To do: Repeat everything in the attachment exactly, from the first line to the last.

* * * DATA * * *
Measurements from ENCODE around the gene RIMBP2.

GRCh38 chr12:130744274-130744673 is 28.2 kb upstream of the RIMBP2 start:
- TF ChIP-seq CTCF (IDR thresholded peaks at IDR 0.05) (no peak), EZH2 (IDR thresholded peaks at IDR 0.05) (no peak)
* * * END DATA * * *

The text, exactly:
Measurements from ENCODE around the gene RIMBP2.

GRCh38 chr12:130744274-130744673 is 28.2 kb upstream of the RIMBP2 start:
- TF ChIP-seq CTCF (IDR thresholded peaks at IDR 0.05) (no peak), EZH2 (IDR thresholded peaks at IDR 0.05) (no peak)